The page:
GK Advanced endoscopists who are very heavily trained in the pancreaticobiliary space do not have a lot of exposure in managing IBD and its various complex phenotypes, so it can be challenging for them to appreciate certain IBD-related issues. For example, patients with fecal diversions can have diversion colitis–associated strictures. Management of those is a little different from, for example, a peptic stricture because of the amount of inflammation involved in the tissue. Similarly, anatomic landmarks in IBD patients are very different from patients without IBD, especially if they have undergone surgeries. The management of complications such as fistulas completely changes in patients with IBD vs those without it because of the inflammation associated with IBD. Having knowledge of IBD and its pathogenesis can be immensely helpful to an endoscopist performing interventions in IBD patients.
G&H What are the priorities of research in this area?
GK There are quite a few, but the biggest one for me is better identifying which patients should undergo endoscopic approaches vs surgical approaches upfront. Providers need to have a better understanding of this issue, which should probably be studied in a randomized clinical trial fashion. Another important area of interest is determining which patients who respond to endoscopic balloon dilation should undergo repeat interventions at set intervals of time vs waiting for the patients to become symptomatic before undergoing another intervention. Also a priority is figuring out how many endoscopic balloon dilations should be performed in a patient to ensure that they do not develop obstructive symptoms.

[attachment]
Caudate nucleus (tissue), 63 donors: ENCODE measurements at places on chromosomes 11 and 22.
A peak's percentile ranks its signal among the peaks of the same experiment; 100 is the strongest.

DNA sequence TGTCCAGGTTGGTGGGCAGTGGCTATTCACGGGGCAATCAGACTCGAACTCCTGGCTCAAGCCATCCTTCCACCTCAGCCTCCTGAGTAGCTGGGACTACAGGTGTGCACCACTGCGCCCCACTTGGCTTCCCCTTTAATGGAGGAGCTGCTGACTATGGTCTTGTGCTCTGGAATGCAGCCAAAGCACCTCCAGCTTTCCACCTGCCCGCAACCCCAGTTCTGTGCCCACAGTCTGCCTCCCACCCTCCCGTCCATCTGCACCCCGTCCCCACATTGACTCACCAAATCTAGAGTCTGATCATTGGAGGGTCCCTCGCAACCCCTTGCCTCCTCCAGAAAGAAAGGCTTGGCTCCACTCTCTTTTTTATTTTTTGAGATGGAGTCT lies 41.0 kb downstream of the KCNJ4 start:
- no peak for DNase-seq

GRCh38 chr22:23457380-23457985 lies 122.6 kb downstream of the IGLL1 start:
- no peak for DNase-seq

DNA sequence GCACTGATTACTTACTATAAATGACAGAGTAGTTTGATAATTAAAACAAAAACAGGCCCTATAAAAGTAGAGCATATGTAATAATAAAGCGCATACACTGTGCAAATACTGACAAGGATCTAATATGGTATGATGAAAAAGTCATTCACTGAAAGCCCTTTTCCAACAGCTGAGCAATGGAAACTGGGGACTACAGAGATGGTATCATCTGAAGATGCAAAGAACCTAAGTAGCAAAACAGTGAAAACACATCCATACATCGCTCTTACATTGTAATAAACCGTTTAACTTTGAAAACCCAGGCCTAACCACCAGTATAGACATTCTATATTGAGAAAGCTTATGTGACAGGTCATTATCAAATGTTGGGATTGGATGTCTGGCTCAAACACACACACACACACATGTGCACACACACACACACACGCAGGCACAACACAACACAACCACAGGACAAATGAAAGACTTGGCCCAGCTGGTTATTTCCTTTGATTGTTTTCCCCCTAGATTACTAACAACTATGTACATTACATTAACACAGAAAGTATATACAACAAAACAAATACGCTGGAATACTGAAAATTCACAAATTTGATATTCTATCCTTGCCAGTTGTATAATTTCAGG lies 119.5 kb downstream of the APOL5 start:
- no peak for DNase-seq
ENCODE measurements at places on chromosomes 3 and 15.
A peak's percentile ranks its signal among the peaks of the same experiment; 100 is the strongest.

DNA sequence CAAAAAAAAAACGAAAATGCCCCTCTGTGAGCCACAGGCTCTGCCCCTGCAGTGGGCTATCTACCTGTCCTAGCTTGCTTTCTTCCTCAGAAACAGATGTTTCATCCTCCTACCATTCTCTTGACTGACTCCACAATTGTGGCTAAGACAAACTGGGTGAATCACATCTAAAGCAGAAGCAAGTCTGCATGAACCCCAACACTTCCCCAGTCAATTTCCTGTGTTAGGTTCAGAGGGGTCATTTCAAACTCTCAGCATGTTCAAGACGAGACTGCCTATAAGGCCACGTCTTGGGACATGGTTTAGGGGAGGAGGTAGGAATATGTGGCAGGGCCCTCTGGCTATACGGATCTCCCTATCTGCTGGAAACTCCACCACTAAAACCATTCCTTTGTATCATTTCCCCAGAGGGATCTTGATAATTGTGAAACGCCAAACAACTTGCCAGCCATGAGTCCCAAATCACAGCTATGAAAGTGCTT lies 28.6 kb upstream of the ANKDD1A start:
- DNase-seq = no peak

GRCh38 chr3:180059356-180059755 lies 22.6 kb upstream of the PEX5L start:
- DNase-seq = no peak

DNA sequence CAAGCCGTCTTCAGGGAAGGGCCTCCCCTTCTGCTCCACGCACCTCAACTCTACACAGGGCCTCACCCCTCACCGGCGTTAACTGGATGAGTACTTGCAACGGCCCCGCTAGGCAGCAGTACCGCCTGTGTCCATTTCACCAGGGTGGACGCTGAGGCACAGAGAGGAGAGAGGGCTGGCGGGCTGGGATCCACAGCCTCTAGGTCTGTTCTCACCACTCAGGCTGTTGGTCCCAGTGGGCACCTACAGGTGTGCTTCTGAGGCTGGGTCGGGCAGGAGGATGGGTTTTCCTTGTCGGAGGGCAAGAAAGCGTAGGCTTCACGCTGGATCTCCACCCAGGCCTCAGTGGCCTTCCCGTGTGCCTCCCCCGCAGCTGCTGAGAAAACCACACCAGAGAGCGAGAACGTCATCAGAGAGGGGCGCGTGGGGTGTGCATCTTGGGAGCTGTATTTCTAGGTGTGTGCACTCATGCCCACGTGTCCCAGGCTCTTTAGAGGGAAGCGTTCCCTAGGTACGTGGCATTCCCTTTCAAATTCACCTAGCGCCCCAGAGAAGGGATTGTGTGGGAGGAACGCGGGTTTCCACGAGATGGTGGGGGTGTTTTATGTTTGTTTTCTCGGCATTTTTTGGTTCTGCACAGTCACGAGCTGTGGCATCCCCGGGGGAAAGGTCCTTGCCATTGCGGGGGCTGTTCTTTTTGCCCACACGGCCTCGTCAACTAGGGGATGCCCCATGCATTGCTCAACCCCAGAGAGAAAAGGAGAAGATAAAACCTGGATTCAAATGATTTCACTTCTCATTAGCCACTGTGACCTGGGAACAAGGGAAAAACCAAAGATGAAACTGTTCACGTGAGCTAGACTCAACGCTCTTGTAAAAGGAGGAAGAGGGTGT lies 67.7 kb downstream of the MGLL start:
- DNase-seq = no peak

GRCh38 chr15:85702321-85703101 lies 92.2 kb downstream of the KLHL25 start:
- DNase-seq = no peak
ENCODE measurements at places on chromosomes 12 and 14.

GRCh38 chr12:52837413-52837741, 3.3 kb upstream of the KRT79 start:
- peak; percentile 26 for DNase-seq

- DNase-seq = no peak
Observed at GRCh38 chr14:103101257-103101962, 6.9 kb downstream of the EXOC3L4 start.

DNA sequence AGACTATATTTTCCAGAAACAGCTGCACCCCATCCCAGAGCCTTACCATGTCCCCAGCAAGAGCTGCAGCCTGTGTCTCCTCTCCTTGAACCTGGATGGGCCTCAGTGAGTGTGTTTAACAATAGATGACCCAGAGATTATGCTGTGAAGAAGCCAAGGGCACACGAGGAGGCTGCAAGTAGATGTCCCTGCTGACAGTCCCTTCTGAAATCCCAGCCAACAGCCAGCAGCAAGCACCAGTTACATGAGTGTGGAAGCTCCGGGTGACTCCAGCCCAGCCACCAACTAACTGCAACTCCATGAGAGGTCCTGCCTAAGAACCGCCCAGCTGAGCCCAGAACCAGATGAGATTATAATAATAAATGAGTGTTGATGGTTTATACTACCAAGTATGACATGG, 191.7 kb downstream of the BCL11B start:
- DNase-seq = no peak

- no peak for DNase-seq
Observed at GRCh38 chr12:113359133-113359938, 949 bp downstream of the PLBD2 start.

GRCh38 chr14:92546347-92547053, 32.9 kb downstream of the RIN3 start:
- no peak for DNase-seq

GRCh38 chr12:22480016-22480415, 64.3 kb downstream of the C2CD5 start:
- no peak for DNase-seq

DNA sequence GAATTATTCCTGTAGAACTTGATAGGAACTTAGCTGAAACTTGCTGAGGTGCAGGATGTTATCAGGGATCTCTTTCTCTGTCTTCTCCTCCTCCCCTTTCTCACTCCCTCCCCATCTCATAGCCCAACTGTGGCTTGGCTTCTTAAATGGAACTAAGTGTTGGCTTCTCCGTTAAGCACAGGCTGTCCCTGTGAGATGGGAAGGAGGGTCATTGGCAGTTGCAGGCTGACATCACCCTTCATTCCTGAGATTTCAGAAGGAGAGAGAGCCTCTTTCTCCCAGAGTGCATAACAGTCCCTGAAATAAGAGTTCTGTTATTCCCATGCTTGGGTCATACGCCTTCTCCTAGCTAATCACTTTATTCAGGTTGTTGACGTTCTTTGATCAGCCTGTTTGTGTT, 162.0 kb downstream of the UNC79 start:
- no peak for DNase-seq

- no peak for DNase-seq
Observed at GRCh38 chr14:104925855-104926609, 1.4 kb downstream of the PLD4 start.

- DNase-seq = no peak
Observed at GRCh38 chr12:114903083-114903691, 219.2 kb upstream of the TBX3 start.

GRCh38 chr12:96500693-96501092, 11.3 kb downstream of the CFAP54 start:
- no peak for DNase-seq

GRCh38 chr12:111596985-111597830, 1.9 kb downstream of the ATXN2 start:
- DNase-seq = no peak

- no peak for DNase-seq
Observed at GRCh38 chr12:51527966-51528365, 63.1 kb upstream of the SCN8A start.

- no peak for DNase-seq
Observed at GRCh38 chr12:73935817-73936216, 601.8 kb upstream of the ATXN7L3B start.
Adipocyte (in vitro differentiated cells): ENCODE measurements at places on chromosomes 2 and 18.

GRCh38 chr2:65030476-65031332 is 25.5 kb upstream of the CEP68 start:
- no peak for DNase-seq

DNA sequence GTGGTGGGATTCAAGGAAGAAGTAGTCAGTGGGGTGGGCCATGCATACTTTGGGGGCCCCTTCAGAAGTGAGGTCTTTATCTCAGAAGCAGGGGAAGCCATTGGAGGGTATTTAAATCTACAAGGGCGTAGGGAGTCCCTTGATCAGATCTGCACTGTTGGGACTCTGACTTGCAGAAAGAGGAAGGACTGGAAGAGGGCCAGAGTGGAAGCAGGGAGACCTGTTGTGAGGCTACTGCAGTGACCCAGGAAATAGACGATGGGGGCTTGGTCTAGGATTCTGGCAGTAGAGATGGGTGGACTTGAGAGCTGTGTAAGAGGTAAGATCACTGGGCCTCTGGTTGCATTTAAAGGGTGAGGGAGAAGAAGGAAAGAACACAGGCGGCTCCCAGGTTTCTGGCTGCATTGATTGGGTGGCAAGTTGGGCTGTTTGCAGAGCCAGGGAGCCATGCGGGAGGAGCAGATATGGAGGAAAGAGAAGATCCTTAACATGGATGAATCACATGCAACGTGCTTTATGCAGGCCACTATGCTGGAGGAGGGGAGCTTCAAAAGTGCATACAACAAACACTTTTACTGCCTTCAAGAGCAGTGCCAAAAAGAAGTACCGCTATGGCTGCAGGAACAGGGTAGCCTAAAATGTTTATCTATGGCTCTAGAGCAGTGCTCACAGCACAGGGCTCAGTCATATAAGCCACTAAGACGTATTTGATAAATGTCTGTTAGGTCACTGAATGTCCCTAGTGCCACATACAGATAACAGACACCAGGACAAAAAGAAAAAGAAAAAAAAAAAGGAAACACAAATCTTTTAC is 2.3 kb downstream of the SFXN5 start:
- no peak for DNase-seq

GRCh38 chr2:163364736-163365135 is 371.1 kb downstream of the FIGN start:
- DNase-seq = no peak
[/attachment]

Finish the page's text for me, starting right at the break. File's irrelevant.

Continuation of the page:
Dr Kochhar has served on the advisory board of CorEvitas Research, Eli Lilly, and GIE Medical; as a consultant for Boston Scientific Endoscopy, Olympus Endoscopy, and Pentax Endoscopy; as a speaker for Eli Lilly; and has stock options in Digbi Health.
Chandan S, Dhindsa BS, Khan SR, et al. Endoscopic stenting in Crohn’s disease-related strictures: a systematic review and meta-analysis of outcomes. Inflamm Bowel Dis. 2023;29(7):1145-1152.
Genere JR, Deepak P, Kochhar GS. Reframing self-expandable metal stents for Crohn’s strictures. Lancet Gastroenterol Hepatol. 2022;7(6):503-504.
Loras C, Andújar X, Gornals JB, et al; Grupo Español de Trabajo de la Enfermedad de Crohn y Colitis Ulcerosa (GETECCU). Self-expandable metal stents versus endoscopic balloon dilation for the treatment of strictures in Crohn’s disease (ProtDilat study): an open-label, multicentre, randomised trial. Lancet Gastroenterol Hepatol. 2022;7(4):332-341.
Mohy-Ud-Din N, Kochhar GS. Endoscopic stricturotomy is an efficacious option for management of strictures in patients with inflammatory bowel disease. Crohns Colitis 360. 2020;2(4):otaa069.
Shen B, Kochhar G, Navaneethan U, et al. Practical guidelines on endoscopic treatment for Crohn’s disease strictures: a consensus statement from the Global Interventional Inflammatory Bowel Disease Group. Lancet Gastroenterol Hepatol. 2020;5(4):393-405.